Coal-fired power plants produce flue gas consisting mainly of nitrogen
(around 79%), followed by CO2 (around 10 – 15%), and small amounts of other
gases such as H2, NOx and SO2. One of the promising methods for reducing CO2
emission is CO2 sequestration into deep, unminable coal seams. At present, flue
gases exhausted from coal-fired plant must be separated to extract pure CO2
before injecting it into coal seams.
In order to enhance the efficiency of carbon capture and storage (CCS) from
a coal-fired power plant, oxy-fuel combustion technology has been employed.
This technology uses pure oxygen to burn the coal, and consequently CO2
concentration in the flue gas is theoretically increased up to 95%.
This study aims to simulate the CH4 replacement mechanism in coal by using
pure CO2 and a synthesized flue gas (99% CO2 and 1% SO2) that is similar to the
emission gas from the coal-fired power plants. A measurement procedure for gas
adsorption is employed which, after establishing methane adsorption equilibrium
of the coal samples, injects pure CO2 or the synthesized flue gas into an
adsorption cell in order to investigate CH4 replacement properties. Coal
samples used for the present experiments were taken from the coal seams of
Vietnam, Japan, Australia, China and Indonesia. The samples were crushed to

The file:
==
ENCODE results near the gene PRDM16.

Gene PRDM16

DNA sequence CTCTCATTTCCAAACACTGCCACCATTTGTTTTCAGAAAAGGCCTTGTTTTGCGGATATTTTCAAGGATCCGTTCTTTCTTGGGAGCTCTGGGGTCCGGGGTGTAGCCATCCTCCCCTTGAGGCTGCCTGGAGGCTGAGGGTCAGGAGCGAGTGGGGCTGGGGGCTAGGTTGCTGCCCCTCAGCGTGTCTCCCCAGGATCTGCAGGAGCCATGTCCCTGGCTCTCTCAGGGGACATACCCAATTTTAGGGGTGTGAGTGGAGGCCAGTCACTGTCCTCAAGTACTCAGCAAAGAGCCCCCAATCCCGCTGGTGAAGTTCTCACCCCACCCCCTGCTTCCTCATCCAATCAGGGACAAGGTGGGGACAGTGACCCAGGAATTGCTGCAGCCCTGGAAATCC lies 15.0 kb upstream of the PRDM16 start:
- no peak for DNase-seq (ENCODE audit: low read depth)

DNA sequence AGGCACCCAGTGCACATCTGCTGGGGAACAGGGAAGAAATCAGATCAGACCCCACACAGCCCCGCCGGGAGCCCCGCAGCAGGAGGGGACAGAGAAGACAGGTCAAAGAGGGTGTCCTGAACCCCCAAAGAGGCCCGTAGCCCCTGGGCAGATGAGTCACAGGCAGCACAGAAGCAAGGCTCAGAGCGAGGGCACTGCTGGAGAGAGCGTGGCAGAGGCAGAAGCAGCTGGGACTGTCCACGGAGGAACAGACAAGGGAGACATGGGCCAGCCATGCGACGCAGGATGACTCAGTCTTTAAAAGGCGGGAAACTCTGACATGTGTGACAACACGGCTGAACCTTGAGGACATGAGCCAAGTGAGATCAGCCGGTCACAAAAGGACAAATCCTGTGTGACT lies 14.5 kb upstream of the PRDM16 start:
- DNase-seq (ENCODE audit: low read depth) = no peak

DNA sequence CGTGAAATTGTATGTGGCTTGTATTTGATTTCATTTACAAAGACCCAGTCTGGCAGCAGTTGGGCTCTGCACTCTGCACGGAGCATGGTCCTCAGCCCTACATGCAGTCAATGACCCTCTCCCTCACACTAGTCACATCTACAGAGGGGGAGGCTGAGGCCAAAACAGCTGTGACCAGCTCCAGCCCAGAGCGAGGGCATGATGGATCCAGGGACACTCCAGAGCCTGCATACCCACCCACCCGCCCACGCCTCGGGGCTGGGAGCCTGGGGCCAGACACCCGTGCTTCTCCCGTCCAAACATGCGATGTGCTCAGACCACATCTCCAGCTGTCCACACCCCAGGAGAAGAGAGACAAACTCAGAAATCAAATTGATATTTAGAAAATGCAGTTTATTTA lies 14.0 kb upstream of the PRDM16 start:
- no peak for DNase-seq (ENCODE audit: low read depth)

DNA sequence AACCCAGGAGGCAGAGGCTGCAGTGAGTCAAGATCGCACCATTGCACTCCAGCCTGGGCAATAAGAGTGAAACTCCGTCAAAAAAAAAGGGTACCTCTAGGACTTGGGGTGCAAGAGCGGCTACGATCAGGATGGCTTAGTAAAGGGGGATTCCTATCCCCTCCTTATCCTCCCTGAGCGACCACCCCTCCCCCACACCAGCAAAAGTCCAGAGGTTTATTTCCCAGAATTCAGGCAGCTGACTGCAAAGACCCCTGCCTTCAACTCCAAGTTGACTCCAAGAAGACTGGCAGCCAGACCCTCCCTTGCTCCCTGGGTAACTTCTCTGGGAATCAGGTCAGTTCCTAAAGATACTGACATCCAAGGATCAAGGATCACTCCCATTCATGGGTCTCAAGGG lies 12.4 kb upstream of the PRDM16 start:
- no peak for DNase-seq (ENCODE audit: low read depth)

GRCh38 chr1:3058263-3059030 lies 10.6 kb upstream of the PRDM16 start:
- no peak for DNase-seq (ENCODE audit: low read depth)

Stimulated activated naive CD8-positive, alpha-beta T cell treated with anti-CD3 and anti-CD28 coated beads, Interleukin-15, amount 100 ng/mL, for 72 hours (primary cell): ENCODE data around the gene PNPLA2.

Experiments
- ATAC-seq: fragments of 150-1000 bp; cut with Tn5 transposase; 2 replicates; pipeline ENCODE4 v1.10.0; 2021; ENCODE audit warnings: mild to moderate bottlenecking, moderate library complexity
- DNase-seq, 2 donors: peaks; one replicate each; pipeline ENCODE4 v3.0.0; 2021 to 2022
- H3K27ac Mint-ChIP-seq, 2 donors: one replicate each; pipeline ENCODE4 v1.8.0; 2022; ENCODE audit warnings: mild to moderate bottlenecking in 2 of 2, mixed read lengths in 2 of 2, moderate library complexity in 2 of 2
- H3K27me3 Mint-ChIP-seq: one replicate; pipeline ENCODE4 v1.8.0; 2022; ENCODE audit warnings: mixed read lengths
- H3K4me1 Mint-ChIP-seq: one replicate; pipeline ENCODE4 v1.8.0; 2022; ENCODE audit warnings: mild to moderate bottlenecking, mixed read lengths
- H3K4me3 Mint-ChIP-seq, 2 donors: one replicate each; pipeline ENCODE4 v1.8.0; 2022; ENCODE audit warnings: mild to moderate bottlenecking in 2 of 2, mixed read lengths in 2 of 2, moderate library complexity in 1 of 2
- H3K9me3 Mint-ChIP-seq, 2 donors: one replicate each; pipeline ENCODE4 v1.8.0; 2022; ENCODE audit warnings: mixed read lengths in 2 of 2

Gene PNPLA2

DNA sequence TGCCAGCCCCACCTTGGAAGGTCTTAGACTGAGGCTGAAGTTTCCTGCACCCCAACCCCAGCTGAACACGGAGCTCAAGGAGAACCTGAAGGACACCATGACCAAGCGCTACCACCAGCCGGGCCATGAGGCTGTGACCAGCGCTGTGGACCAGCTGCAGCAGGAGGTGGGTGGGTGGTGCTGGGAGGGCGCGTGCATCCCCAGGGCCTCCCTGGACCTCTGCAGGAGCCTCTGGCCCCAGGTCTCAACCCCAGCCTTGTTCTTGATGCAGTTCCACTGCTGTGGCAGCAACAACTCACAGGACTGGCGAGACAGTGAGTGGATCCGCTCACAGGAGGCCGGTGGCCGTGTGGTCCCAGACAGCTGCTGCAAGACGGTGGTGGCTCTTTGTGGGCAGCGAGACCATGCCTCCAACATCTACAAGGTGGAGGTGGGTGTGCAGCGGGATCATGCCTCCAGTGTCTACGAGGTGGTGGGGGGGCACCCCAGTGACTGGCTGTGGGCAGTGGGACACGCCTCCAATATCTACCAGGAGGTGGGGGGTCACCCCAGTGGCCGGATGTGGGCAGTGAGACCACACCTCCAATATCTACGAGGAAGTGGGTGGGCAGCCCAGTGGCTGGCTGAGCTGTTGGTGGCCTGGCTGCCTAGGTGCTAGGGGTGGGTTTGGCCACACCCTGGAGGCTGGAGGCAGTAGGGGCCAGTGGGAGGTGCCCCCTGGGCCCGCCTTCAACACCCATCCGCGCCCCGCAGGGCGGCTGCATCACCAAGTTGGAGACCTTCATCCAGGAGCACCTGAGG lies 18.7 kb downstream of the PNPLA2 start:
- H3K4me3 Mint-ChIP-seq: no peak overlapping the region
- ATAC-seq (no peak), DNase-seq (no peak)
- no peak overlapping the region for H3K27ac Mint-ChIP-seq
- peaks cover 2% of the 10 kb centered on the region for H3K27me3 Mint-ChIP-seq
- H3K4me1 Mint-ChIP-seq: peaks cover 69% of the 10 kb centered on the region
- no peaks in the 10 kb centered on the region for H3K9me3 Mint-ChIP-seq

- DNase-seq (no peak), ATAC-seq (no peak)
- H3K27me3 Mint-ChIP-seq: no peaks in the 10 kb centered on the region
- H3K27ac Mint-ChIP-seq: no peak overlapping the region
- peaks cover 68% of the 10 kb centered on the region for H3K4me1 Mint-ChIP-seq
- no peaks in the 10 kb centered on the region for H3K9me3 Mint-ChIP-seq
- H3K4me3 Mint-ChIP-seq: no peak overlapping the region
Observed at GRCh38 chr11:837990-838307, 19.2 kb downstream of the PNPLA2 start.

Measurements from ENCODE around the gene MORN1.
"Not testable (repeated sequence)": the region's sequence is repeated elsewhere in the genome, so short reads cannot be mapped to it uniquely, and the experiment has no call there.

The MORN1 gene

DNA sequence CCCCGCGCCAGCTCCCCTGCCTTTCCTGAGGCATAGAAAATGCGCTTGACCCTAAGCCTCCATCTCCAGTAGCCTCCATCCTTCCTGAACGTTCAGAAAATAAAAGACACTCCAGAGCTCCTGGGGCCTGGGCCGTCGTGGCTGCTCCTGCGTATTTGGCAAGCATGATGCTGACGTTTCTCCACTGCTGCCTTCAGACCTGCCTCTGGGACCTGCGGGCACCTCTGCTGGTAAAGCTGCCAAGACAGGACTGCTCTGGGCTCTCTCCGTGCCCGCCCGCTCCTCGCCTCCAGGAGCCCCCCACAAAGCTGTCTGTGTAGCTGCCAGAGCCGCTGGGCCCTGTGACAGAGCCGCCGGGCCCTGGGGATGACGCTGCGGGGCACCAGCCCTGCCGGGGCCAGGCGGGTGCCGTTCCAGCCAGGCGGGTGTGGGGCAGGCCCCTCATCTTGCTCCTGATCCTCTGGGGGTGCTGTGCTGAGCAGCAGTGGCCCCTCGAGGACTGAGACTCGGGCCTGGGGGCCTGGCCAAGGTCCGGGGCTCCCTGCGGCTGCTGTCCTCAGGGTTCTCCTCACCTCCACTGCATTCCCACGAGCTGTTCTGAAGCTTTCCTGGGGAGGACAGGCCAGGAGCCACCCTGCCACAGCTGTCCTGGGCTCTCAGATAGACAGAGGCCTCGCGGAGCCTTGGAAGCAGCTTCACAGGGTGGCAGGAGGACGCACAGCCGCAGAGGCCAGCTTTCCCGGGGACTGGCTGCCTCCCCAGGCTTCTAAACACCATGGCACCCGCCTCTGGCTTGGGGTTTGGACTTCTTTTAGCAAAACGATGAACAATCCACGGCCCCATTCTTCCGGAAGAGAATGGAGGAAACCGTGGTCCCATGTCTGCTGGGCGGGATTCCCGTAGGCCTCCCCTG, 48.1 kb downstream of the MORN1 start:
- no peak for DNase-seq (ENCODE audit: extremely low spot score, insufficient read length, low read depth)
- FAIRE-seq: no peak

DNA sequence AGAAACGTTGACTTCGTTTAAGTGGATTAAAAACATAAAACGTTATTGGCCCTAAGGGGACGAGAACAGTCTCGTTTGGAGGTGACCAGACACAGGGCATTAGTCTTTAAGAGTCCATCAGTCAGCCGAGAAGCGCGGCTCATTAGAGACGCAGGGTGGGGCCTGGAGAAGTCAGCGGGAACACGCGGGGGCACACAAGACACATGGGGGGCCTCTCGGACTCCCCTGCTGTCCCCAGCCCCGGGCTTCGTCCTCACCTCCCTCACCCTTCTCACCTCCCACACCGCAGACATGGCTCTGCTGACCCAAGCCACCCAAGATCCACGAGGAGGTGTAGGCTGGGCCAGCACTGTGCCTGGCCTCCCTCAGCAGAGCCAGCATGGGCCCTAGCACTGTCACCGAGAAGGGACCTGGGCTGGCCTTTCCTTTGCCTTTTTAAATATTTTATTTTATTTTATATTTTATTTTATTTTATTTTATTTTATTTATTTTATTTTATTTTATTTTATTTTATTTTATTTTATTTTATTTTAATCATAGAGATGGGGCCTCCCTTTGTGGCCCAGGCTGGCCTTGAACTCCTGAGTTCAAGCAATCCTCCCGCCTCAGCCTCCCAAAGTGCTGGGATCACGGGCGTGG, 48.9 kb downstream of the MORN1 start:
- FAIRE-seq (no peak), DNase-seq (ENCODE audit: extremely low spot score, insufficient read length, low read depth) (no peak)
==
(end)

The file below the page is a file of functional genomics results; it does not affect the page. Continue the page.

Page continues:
particle sizes ranging from 250 μm to 5 mm. The concentration of gases was
taken from the adsorption cell and analyzed by using a gas chromatograph.
Adsorption isotherms of CH4, CO2 and SO2 were measured by using the volumetric
This paper discusses the characteristics of methane replacement by using
pure CO2, the synthesized flue gas and the effect of SO2 on adsorption
properties of coal.
Global warming and climate change due to the greenhouse effect continue to
be a serious problem. In particular, CO2 emission into the atmosphere from
coal-fired power plants needs to be reduced. One of the most promising methods
of reducing CO2 emissions is CO2 sequestration in deep, unminable coal seams.
The CO2 adsorption capacities of coals were investigated by Huy et al.(1). The
results showed that CO2 adsorption was double that of CH4.
© 2009. Society of Petroleum Engineers
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- Original manuscript received:
31 March 2008
- Meeting paper published:
17 June 2008
- Revised manuscript received:
22 June 2009
- Manuscript approved:
22 June 2009